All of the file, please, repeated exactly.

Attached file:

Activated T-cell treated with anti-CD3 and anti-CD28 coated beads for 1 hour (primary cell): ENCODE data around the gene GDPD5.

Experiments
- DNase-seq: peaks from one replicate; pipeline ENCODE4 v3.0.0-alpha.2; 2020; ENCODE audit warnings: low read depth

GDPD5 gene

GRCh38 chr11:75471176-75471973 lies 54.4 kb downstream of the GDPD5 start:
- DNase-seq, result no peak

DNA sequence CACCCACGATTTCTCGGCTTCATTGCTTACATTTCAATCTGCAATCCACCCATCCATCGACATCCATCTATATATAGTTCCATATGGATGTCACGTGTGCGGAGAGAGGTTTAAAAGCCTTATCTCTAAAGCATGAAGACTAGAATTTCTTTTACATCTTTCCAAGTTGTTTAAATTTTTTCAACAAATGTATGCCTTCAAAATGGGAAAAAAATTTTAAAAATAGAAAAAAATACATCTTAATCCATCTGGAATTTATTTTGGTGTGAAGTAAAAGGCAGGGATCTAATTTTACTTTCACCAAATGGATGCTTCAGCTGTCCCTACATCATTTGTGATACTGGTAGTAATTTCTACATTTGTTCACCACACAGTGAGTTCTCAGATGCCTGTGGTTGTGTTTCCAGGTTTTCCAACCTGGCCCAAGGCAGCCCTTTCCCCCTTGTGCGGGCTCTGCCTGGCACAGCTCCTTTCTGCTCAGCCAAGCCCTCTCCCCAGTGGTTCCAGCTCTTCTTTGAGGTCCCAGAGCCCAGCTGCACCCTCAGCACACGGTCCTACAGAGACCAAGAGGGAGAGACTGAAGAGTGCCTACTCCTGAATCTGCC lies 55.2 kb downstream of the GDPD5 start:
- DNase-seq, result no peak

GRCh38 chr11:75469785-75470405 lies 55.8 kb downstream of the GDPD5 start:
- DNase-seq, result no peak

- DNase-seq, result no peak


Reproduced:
Activated T-cell treated with anti-CD3 and anti-CD28 coated beads for 1 hour (primary cell): ENCODE data around the gene GDPD5.

Experiments
- DNase-seq: peaks from one replicate; pipeline ENCODE4 v3.0.0-alpha.2; 2020; ENCODE audit warnings: low read depth

GDPD5 gene

GRCh38 chr11:75471176-75471973 lies 54.4 kb downstream of the GDPD5 start:
- DNase-seq, result no peak

DNA sequence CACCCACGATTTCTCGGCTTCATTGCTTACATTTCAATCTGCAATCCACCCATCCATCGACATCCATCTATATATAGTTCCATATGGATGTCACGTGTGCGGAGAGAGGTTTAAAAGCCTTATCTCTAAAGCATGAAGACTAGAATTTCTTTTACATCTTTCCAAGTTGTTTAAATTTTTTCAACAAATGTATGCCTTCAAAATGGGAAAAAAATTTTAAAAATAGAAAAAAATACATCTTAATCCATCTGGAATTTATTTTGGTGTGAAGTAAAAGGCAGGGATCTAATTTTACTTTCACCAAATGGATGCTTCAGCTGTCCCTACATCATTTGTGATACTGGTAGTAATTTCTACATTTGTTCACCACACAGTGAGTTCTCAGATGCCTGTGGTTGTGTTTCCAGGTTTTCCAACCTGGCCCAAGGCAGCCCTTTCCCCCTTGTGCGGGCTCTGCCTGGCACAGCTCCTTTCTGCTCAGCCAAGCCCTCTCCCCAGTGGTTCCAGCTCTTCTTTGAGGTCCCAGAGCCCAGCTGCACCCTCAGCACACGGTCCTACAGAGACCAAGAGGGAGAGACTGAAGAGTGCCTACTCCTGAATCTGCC lies 55.2 kb downstream of the GDPD5 start:
- DNase-seq, result no peak

GRCh38 chr11:75469785-75470405 lies 55.8 kb downstream of the GDPD5 start:
- DNase-seq, result no peak

- DNase-seq, result no peak